Race and Infection

In this week’s Torah portion, Parashat Beha’alotecha, Aaron and Miriam unexpectedly disparage their brother Moses:

When they were in Hatzerot, Miriam and Aaron spoke against Moses because of the Cushite woman he had married: “He married a Cushite woman!” (Numbers 12:1)

Moses’ siblings’ slur is confusing on a number of levels. In the first place, it’s not quite clear who this “Cushite woman” actually is. Cush is commonly understood to refer to ancient Ethiopia (in Genesis 10:6 we read that the Cushites descended from Ham, the son of Noah.) However, Moses’ wife Zipporah is a Midianite, not a Cushite.

Commentators have handled this discrepancy in different ways. Some suggest that Zipporah and the Cushite woman are the same person. (Pointing out that Habbakuk 3:7 refers to a Midianite tribe called Cushan). Other Biblical scholars posit that the reference to the Cushite wife is a fragment of a larger literary tradition that has since gone the way of history.

These theories are interesting as far as they go, but in the end they fail to address the most troubling dimension to this episode: namely, the patently racist nature of Miriam and Aaron’s words.

Indeed, whatever else might be going on in this cryptic Biblical narrative, it might be, at least in part, an anti-racist polemic. After her unabashedly xenophobic exclamation “He married a Cushite woman!” it is more than a bit ironic that Miriam is stricken with tzara’at – a skin affliction that manifests itself with “snow-white scales.” (12:10) In a sense, God seems to be saying to Miriam: “You like white so much, I’ll show you white!”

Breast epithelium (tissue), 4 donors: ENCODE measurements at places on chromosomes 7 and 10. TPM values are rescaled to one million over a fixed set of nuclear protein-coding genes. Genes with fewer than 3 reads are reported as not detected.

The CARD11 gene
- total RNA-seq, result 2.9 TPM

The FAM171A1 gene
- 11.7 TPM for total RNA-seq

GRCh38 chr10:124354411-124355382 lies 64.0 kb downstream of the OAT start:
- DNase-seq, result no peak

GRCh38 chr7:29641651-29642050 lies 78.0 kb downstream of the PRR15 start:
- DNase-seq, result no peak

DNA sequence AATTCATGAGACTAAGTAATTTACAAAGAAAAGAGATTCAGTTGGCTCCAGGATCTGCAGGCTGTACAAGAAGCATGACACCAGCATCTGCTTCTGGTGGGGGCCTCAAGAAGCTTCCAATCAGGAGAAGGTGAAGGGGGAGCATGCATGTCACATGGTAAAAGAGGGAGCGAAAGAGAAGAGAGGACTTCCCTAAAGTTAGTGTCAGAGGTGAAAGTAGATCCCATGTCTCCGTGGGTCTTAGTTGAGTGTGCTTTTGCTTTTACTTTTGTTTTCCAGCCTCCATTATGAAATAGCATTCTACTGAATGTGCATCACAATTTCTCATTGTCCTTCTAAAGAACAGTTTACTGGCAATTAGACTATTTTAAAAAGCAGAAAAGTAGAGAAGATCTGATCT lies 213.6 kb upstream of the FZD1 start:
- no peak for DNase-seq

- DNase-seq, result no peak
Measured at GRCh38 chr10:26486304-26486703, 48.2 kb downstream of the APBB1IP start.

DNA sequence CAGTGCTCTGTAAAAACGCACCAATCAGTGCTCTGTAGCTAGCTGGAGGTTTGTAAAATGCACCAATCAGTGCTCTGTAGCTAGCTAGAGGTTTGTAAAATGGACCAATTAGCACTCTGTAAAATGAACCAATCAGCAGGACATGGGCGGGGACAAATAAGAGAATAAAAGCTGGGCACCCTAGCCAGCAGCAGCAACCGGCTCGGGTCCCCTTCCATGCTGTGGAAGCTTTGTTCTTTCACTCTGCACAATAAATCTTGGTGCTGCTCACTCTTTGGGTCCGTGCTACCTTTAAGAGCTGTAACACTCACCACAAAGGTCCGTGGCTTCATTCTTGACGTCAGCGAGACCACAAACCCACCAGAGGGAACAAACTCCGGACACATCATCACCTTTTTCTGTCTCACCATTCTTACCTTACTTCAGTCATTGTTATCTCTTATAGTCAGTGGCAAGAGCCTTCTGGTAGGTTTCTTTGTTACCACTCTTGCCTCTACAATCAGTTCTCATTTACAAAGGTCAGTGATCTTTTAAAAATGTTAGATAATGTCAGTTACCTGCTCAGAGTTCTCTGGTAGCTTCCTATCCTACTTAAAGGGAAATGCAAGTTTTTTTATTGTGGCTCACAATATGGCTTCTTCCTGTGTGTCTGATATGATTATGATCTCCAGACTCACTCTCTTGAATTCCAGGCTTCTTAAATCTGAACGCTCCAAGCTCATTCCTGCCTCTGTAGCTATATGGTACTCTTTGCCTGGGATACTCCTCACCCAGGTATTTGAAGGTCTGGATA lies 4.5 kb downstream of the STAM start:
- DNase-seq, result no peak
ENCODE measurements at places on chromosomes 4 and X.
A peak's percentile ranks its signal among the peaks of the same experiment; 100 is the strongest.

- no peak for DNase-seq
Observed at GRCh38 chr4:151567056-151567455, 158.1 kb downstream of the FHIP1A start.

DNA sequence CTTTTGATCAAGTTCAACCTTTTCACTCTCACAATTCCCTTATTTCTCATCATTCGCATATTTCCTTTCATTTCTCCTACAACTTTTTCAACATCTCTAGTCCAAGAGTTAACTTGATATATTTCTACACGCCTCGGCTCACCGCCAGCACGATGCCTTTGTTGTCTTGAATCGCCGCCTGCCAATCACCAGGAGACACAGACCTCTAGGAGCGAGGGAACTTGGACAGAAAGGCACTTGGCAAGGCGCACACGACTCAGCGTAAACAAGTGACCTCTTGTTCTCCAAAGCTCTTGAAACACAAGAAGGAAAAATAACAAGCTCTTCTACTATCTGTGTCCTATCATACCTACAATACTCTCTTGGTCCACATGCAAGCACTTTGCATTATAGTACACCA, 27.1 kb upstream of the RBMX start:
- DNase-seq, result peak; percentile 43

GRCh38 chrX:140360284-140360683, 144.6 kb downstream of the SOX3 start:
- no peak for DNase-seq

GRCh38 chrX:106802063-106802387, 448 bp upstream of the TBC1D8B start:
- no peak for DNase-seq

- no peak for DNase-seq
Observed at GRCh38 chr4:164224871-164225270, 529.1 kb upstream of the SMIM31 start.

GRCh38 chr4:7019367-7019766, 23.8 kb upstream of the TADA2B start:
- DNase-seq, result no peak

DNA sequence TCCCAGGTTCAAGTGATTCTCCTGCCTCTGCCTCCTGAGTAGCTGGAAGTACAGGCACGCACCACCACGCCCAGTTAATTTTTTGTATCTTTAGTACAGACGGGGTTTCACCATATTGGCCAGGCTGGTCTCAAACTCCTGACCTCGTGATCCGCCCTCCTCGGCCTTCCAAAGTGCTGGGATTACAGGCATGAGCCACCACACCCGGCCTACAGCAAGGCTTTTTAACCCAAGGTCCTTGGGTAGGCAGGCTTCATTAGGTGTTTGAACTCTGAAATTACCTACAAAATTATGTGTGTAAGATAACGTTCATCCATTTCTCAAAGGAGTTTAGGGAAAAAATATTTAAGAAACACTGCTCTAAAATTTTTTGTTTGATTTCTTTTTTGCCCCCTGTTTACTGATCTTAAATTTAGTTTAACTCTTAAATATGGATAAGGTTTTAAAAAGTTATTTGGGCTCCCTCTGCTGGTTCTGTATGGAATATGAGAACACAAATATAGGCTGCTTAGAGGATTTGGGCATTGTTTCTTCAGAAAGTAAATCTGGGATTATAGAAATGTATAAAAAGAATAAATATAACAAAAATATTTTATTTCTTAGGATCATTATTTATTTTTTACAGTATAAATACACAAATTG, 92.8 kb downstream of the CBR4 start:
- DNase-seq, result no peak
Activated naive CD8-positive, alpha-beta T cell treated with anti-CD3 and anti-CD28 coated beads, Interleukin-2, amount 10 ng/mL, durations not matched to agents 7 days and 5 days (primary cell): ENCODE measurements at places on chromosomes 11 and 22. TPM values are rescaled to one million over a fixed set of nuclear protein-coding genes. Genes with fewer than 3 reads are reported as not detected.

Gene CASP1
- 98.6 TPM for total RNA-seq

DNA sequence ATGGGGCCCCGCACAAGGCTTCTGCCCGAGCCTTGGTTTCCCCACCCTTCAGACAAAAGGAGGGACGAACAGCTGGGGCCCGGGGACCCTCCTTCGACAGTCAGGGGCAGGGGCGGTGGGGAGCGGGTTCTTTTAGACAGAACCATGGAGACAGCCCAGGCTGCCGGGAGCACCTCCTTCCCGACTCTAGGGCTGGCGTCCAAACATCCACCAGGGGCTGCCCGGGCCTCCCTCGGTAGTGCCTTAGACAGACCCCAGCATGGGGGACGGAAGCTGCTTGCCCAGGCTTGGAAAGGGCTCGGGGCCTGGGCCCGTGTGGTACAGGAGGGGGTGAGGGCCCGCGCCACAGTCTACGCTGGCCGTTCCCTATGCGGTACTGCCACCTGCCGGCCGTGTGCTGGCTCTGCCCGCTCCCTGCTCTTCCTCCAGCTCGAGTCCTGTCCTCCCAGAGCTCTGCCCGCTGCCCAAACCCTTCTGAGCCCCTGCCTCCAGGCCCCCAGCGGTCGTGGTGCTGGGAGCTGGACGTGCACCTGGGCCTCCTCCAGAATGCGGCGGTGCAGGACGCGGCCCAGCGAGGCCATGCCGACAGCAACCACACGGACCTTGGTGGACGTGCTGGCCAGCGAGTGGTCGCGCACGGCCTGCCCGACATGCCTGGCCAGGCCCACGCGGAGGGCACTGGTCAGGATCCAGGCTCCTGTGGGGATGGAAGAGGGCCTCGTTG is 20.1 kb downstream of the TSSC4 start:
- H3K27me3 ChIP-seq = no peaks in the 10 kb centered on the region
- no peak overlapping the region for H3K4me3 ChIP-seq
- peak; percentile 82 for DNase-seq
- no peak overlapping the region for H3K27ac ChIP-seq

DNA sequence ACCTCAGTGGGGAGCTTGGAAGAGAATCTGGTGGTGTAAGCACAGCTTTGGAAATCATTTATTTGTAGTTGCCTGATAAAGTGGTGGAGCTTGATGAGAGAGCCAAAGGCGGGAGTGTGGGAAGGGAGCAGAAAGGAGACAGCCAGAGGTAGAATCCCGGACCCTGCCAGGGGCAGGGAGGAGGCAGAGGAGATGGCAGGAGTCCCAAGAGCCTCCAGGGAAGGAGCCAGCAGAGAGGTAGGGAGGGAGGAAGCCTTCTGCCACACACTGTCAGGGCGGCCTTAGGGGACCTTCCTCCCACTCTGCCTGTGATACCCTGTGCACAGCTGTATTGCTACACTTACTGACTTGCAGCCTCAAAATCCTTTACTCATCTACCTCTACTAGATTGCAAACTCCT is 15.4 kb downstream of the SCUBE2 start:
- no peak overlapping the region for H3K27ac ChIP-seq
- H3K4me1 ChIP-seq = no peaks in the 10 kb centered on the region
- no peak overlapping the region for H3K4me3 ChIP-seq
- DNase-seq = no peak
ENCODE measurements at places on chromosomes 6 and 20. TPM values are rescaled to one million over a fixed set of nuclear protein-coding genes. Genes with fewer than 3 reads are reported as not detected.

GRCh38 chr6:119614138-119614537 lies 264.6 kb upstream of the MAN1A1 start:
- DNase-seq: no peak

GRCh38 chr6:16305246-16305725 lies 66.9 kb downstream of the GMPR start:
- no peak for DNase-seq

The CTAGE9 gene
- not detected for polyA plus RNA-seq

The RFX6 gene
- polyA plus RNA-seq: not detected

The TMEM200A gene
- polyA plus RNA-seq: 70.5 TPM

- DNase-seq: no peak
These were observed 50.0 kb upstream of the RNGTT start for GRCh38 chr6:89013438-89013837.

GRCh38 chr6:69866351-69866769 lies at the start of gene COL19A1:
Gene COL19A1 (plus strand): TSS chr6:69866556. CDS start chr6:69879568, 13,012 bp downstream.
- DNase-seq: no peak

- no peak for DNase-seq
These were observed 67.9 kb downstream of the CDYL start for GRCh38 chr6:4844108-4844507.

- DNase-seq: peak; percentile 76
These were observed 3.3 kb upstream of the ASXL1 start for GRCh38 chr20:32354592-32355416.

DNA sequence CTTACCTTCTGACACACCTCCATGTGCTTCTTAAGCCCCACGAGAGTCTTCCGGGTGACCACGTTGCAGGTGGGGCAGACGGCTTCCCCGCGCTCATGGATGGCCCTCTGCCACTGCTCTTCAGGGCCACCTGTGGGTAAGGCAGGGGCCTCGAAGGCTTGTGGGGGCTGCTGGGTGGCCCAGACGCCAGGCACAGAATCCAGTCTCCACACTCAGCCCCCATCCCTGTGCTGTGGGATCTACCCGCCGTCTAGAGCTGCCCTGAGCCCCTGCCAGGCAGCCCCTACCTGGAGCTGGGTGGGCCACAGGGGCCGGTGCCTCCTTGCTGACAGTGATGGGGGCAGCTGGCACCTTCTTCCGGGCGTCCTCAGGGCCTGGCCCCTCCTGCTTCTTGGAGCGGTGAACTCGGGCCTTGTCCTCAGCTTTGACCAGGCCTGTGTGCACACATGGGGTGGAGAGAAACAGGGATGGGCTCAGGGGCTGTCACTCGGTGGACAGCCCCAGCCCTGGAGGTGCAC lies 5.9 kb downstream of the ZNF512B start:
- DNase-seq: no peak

Classical Jewish commentators famously understand tzara’at to be a physical manifestation of the sin of lashon harah – negative speech, or gossip. For myself, I’ve always found this interpretation to be less compelling as theology (i.e. illness is a result of divine punishment) than as a metaphor for the virulent nature of hate speech. I would prefer to say it this way: Miriam’s malady is not literally caused by her words; rather, her infectious tzara’at mirrors the inner properties of her racist words themselves.

Alas, we know this to be all too true: hate speech can be fatally infectious. Left unchecked, racism almost invariably spreads virally through society. Centuries after these Biblical words were written, hateful words continue to mutate into racist attitudes and actions in new and frightening ways.

2 thoughts on “Race and Infection

  1. You picked a great photo to illustrate your point, since it demonstrates that “race mixing” was itself thought of as an infection, with racial purity being contaminated by association with outsiders.

    Sadly, while I’d love to believe the Torah was chastising Miriam for her racism, doesn’t it seem more likely she was being punished simply for going against the chosen leader? After all, G-D showed no racial scruples in exhorting Moses, Samuel etc to wipe out certain races: e.g. the Midianites, Amalekites.

    • Lesley,

      I’d say that there are many diverse voices in Torah, some preaching coexistence, some preaching xenophobia, some exhorting justice, some exhorting genocide. (One example: we read that Moses marries a Midianite woman and is mentored by her father, the High Priest of Midian. Elsewhere we read that God commands Israel to attack the Midianites w/out mercy. Different voices.)

      In the case of this story, most Biblical critics say we have two conflated traditions: one in which Aaron/Miriam criticize Moses for having a black wife and another in which they challenge his prophetic authority. I’m choosing to affirm the anti-racist polemic and reject the tradition that upbraids Miriam for her going “against God’s chosen leader.”

      Am I just picking and choosing what I like in the text and ignoring what I don’t? Absolutely. (You wanna make somethin’ of it?)

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